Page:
Fiber Optic Market News 1 March 2016

Fiber optics will blow up cell phone speed

Türk Telekom collaborates with Korea Telecom, which will test 5G technology at the 2018 Pyeong-Chang Winter Olympics. 4.5G and WiFi network will be use together to reach 5G speed for cell phones. Gigabyte speed was on the agenda at this year’s Mobile World Congress (MWC) organized by Groupe Speciale Mobile Association in Barcelona where the future of mobile technologies were thoroughly discussed and new products were displayed. The world’s first 5G connection will be tested for the first time at the 2018 Pyeong-Chang Winter Olympics and its infrastructure will be built by Korea Telecom. In short, 5G technology is not far away from us. Considering that 5 billion people around the world will be mobile subscribers, we have a long way to go when it comes to Internet speed. Giga LTE, one of the most talked about technologies at MWC that offers 1GB Internet speed, will provide its services in Turkey. Giga LTE technology, which uses both 4.5G (LTE) and Wi-Fi, is on the agenda of every mobile operator.

Giga LTE was introduced to the technology world by Korea Telecom in South Korea. The technology brings 4.5G technology and Wi-Fi connection together and allows mobile devices to reach 1GB of digital information exchange speed. However, I must say that that this speed is theoretically the maximum speed that mobile data transfer can achieve.

Increased fiber optic capacity in Decatur

Southern Light, a Mobile based provider of fiber-optic infrastructure solutions, announced today a strategic expansion in Decatur. In April of 2015, Southern Light secured a franchise agreement with the City, creating a framework for the company to build in City-owned Rights of Way. Since then, Southern Light has begun construction to other telecommunications facilities, laying the foundation for further expansion. Southern Light will now begin construction on a Central Business District network, which will initially serve the City of Decatur. Southern Light will support broadband capacity needs throughout the city, focusing on hospitals, businesses, non-profits, financial institutions, and government entities.

"We are thrilled about expanding our network in Decatur," said Andy Newton, President and CEO of Southern Light. "The City has been very business–friendly, outlining clear parameters for us to operate efficiently and effectively. This expansion will provide much needed service to local businesses, carriers, and government entities, and we look forward to being strong corporate citizens as we build out our network in Decatur."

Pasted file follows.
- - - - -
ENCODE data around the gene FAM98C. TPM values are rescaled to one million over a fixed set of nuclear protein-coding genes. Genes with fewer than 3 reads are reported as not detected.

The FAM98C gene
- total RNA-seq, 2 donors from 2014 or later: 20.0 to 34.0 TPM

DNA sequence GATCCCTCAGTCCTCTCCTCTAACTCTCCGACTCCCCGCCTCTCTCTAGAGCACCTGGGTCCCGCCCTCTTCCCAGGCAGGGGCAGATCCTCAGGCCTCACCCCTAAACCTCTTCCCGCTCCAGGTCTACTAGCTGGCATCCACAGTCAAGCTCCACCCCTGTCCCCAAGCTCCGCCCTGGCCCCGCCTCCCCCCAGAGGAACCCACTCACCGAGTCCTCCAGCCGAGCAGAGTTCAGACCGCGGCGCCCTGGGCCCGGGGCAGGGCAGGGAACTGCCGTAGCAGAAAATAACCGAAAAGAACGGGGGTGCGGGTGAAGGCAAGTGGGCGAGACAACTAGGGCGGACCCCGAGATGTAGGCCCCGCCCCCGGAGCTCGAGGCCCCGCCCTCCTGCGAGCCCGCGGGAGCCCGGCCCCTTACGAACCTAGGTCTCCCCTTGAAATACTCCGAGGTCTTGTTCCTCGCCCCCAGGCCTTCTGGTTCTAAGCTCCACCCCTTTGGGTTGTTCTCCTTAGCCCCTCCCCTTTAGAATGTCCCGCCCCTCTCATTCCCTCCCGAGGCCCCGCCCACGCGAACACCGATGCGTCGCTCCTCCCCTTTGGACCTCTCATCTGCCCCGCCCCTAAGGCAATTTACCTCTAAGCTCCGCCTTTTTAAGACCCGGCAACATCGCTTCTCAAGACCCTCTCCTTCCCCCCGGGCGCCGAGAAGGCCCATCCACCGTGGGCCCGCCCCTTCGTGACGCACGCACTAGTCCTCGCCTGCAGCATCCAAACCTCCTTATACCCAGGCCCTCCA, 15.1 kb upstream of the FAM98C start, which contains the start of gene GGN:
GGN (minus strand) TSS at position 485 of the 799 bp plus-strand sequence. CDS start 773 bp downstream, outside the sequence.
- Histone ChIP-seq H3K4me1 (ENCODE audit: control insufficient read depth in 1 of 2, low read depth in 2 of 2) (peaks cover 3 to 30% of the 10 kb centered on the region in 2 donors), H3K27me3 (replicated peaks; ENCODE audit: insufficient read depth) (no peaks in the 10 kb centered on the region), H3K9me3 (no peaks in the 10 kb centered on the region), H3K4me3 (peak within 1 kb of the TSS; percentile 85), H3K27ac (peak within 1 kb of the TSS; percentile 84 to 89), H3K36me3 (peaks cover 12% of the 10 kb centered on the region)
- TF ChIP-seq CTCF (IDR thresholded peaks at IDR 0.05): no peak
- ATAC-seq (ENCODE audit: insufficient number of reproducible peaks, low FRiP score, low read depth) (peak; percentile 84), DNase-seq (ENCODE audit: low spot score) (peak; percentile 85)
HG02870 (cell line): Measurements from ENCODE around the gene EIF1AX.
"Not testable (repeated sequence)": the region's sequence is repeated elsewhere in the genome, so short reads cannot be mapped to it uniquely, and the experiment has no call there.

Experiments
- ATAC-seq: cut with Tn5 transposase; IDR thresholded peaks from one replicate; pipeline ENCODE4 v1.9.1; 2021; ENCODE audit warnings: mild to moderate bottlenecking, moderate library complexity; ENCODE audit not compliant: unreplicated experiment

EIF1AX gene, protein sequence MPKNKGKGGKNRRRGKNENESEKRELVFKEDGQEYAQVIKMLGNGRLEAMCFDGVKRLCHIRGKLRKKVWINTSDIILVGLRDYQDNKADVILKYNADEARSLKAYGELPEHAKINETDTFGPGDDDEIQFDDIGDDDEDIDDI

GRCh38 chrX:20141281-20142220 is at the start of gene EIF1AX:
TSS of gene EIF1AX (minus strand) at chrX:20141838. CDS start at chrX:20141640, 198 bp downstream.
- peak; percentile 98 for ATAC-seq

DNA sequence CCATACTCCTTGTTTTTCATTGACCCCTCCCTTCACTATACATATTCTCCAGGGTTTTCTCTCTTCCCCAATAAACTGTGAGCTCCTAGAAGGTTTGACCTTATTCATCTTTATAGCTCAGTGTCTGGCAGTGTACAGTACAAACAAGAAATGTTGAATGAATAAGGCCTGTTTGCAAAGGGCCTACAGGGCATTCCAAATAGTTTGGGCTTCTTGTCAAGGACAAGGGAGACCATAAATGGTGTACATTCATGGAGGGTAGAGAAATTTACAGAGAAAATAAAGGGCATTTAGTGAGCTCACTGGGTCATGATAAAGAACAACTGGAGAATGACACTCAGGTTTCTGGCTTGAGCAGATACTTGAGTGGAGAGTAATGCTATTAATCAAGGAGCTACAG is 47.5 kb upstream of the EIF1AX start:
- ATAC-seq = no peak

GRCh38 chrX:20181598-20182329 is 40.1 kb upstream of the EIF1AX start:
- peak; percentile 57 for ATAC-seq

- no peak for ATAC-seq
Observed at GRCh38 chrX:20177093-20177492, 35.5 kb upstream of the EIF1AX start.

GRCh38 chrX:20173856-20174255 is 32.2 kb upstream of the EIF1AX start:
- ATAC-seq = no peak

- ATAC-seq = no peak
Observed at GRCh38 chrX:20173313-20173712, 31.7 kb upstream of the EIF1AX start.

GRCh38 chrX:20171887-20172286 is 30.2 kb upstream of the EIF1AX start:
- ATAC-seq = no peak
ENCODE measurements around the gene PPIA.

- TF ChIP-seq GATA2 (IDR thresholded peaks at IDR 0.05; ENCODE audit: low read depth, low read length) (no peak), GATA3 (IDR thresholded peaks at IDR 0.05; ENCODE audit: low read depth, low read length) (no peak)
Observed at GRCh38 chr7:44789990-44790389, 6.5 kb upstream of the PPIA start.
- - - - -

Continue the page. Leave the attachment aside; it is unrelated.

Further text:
Over half Brazilian municipalities have fibre link

The fiber-optic infrastructure already covers 54 percent of Brazilian municipalities, according to a recent survey of the Association of Internet and Telecommunications Providers (Abrint). Regional providers reach 930 cities with backhaul in fiber. In 308 of these cities (or 34%), the major operators have fiber networks. The survey also shows that 216 municipalities should receive a fiber transport network within a year.

Scientists Alter Memories Using Fiber Optics in Brains

If you could have the memory of an event changed so that the outcome you remember in the future was different, would you? What if that memory was the cause of an addiction? This sounds like the plot of a number of movies but it’s now reality as scientists have manipulated the memories of mice to break them of their cocaine habits. What kind of person gets mice hooked on coke anyway?

According to their study published in Nature Neuroscience, neuroscientists Stéphanie Trouche and David Dupret from Oxford’s MRC Brain Network Dynamics Unit developed an experiment to test whether light from fiber optic cables pointed directly at brain cells could change them and whether the results could be controlled. The process is called optogenetics and was first tested in 2013 when researchers at MIT used it to implant false memories in a mouse’s brain by activating light-sensitive proteins with fiber optics. Trouche and Dupret took their experiment one step further and used optogenetics to change actual memories.

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Author: Fiber

Chief Editor of Fiber Optic Mania Magazine

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